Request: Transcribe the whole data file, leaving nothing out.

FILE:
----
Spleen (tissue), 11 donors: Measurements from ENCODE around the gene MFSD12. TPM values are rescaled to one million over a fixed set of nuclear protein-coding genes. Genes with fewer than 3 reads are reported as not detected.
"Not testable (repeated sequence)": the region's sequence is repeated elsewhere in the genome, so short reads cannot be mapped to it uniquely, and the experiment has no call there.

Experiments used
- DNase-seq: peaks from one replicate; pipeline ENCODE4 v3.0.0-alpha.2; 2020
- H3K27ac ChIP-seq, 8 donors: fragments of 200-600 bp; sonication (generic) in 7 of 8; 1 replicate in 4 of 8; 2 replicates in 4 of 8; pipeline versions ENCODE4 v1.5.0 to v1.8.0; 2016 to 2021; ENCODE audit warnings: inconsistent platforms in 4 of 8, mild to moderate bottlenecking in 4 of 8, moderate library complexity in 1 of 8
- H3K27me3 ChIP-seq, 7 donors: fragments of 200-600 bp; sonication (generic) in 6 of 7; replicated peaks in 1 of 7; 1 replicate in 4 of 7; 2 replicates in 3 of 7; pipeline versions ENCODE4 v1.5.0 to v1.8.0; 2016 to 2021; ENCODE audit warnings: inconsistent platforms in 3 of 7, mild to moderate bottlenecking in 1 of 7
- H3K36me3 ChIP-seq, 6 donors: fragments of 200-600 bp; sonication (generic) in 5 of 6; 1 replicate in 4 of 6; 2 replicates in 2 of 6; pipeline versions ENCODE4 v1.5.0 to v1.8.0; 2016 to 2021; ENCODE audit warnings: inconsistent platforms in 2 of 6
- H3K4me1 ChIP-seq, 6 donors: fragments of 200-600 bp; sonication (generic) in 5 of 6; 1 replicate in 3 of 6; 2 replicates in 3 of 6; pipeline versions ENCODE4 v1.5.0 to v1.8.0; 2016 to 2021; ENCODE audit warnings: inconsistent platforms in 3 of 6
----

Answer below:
Spleen (tissue), 11 donors: Measurements from ENCODE around the gene MFSD12. TPM values are rescaled to one million over a fixed set of nuclear protein-coding genes. Genes with fewer than 3 reads are reported as not detected.
"Not testable (repeated sequence)": the region's sequence is repeated elsewhere in the genome, so short reads cannot be mapped to it uniquely, and the experiment has no call there.

Experiments used
- DNase-seq: peaks from one replicate; pipeline ENCODE4 v3.0.0-alpha.2; 2020
- H3K27ac ChIP-seq, 8 donors: fragments of 200-600 bp; sonication (generic) in 7 of 8; 1 replicate in 4 of 8; 2 replicates in 4 of 8; pipeline versions ENCODE4 v1.5.0 to v1.8.0; 2016 to 2021; ENCODE audit warnings: inconsistent platforms in 4 of 8, mild to moderate bottlenecking in 4 of 8, moderate library complexity in 1 of 8
- H3K27me3 ChIP-seq, 7 donors: fragments of 200-600 bp; sonication (generic) in 6 of 7; replicated peaks in 1 of 7; 1 replicate in 4 of 7; 2 replicates in 3 of 7; pipeline versions ENCODE4 v1.5.0 to v1.8.0; 2016 to 2021; ENCODE audit warnings: inconsistent platforms in 3 of 7, mild to moderate bottlenecking in 1 of 7
- H3K36me3 ChIP-seq, 6 donors: fragments of 200-600 bp; sonication (generic) in 5 of 6; 1 replicate in 4 of 6; 2 replicates in 2 of 6; pipeline versions ENCODE4 v1.5.0 to v1.8.0; 2016 to 2021; ENCODE audit warnings: inconsistent platforms in 2 of 6
- H3K4me1 ChIP-seq, 6 donors: fragments of 200-600 bp; sonication (generic) in 5 of 6; 1 replicate in 3 of 6; 2 replicates in 3 of 6; pipeline versions ENCODE4 v1.5.0 to v1.8.0; 2016 to 2021; ENCODE audit warnings: inconsistent platforms in 3 of 6